Fiesta Con Nuestros Vecinos: SAfER Celebrates 25 Years
On Sunday, Aug. 14, the Springfield Alliance for Equity and Respect celebrated 25 years of working for social justice with a party for the entire community. A party with our neighbors, Fiesta Con Nuestros Vecinos.
Sunday’s two-and-half-hour celebration was the culmination of both SAfER Program Director Johanis Tadeo and Development Director Mariko Plescia’s work. Together they planned and organized the event over the last year.
The event began at 3:30 p.m. at Tyson Park in Springfield. There, the crowd of roughly fifty community members was entertained with a poem written and spoken by Paris Woodward-Ganz, music, dancing, art, yoga, children’s activities, and a plethora of information.
Two food trucks and over twenty tables were set up for the event. Organizations tabling at the event were asked to donate $25 towards the exhibit and trade show permit required by the Eugene Springfield Fire Marshal’s Office. Tadeo said that each organization happily donated towards the $400 fee.
“To me, that just shows what real community is all about,” Tadeo said. “Coming together to help get things done for each other.”
The food trucks—Justice Shave Ice and Taqueria Fuego Burrito—and tables were spread out on the west end of the park. The info tables included organizations from all walks of life in Lane County with a special focus on marginalized community members.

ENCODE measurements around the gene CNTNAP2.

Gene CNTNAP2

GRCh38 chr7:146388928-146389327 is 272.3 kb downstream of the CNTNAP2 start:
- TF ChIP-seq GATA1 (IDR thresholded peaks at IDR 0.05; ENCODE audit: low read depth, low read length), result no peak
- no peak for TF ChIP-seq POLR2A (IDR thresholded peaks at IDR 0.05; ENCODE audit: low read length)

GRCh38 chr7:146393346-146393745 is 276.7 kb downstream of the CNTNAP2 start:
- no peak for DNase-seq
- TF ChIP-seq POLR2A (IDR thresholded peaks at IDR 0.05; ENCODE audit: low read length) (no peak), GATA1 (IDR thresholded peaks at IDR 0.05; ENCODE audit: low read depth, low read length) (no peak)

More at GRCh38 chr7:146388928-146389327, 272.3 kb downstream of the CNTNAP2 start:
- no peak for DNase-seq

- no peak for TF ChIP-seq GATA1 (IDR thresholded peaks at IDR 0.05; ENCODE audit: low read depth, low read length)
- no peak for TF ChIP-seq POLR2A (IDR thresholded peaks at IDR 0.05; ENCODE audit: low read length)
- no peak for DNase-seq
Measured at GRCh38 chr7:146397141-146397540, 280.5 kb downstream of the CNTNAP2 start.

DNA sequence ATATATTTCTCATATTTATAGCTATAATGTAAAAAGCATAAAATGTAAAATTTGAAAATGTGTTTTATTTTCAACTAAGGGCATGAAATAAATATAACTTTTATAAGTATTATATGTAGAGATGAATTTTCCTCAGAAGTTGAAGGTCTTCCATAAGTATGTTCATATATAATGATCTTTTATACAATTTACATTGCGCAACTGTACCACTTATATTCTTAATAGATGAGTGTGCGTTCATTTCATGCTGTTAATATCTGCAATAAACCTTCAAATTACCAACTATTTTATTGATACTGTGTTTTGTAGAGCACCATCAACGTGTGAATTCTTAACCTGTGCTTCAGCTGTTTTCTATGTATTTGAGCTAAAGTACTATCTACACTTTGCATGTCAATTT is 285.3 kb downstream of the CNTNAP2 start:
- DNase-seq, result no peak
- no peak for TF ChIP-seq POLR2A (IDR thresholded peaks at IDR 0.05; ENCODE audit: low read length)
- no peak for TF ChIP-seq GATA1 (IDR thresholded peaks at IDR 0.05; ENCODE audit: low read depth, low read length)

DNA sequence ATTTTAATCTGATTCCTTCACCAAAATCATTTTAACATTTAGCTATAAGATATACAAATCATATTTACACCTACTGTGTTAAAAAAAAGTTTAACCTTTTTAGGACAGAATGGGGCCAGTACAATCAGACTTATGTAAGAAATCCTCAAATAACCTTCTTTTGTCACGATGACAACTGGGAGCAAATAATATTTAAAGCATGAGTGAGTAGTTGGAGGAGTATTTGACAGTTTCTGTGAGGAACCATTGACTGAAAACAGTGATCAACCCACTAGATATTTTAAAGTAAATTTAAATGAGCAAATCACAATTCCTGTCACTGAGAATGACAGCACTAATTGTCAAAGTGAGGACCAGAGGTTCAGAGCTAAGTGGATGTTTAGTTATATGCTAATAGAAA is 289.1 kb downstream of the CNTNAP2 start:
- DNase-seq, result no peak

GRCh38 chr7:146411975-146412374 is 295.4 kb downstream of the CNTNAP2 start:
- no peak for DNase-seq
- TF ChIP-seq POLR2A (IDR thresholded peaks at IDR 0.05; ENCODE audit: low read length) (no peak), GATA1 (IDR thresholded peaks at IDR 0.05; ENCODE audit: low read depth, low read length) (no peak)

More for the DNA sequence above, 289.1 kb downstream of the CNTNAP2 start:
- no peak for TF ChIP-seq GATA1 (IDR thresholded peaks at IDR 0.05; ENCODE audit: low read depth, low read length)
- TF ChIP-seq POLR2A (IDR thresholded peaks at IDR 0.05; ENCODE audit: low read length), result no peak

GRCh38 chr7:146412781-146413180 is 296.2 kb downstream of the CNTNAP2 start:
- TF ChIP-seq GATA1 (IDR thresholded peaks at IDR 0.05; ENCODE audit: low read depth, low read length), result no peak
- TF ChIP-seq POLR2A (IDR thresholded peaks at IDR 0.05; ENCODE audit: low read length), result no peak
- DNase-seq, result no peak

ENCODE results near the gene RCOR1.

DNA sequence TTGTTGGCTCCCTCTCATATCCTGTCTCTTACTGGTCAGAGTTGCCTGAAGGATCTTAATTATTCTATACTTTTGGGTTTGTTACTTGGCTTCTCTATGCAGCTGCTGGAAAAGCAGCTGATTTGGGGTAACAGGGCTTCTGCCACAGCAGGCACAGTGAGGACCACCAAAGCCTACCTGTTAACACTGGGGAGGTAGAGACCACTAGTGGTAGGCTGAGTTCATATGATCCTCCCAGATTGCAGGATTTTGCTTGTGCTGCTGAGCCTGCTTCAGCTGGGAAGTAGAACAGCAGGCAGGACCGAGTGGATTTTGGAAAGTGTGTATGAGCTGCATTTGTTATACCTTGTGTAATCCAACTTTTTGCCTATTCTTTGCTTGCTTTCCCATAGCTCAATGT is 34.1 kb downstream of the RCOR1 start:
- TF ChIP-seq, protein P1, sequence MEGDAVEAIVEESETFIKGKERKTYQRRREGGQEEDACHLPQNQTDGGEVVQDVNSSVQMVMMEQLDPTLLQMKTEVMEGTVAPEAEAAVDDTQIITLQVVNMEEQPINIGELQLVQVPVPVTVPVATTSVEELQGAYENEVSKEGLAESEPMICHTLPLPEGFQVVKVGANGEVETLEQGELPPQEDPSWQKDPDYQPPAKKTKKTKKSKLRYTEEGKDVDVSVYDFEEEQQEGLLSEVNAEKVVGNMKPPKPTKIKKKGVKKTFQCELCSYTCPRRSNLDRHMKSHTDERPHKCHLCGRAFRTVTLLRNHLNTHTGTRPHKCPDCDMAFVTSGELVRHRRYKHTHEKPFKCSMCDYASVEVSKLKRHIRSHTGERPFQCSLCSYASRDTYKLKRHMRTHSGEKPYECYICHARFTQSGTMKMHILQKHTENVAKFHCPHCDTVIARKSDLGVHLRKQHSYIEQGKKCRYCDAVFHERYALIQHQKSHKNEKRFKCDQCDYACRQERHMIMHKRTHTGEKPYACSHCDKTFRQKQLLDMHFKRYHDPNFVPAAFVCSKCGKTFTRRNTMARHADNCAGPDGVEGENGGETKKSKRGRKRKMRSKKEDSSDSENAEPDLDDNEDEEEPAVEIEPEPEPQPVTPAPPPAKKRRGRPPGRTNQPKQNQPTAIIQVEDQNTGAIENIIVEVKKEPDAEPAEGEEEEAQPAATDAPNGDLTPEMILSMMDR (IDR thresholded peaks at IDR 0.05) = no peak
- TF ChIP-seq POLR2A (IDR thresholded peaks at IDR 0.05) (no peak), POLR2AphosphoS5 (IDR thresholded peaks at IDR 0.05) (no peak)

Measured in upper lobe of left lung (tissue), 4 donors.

Information ranged from early childhood and family planning, education, media, and financial services, many with brochures and pamphlets written only in Spanish.
Planned Parenthood was available offering information on their services including wellness exams, healthy relationships, safer sex options, gender-affirming hormone care, HIV testing, and vasectomies.
Catholic Community Services of Lane County was also there with information about their food pantries, housing counseling, energy, and rent assistance.
Media tables were set up by KEPW Youth Radio Project, The Chronicle 1909, Patty Rose’s Spent the Rent Podcast, and the Eugene Weekly.
SAfER community partners were available offering information, promotional items, and grab bags. Ebbert United Methodist had a table set up handing out their free meal schedules on the back of a card containing their address and contact information.
The church rents out office space to both SAfER and Carry It Forward to operate out of. Carry It Forward’s founder, Kris McAlister, was there too on Sunday providing information about their upcoming efforts towards reducing the harms of houselessness.
Another local non-profit, DevNW, was busy handing out information on their financial services. DevNW, advocates for and builds affordable housing, offers programming for financial wellbeing, and provides grants or small loans, matched savings accounts, and downpayment assistance.
United Way of Lane County was on hand providing information about their services and promoting their upcoming Racial Justice Community Gathering scheduled for Aug 28.
Christie Costello, United Way’s Director of Marketing and Communications said she was excited to be included in SAfER’s event.
“This is the first time I have been to an event here at Tyson Park. Usually these types of things happen closer to downtown at Island Day Park or the Library,” Costello said. “It’s great to see another side of Springfield.”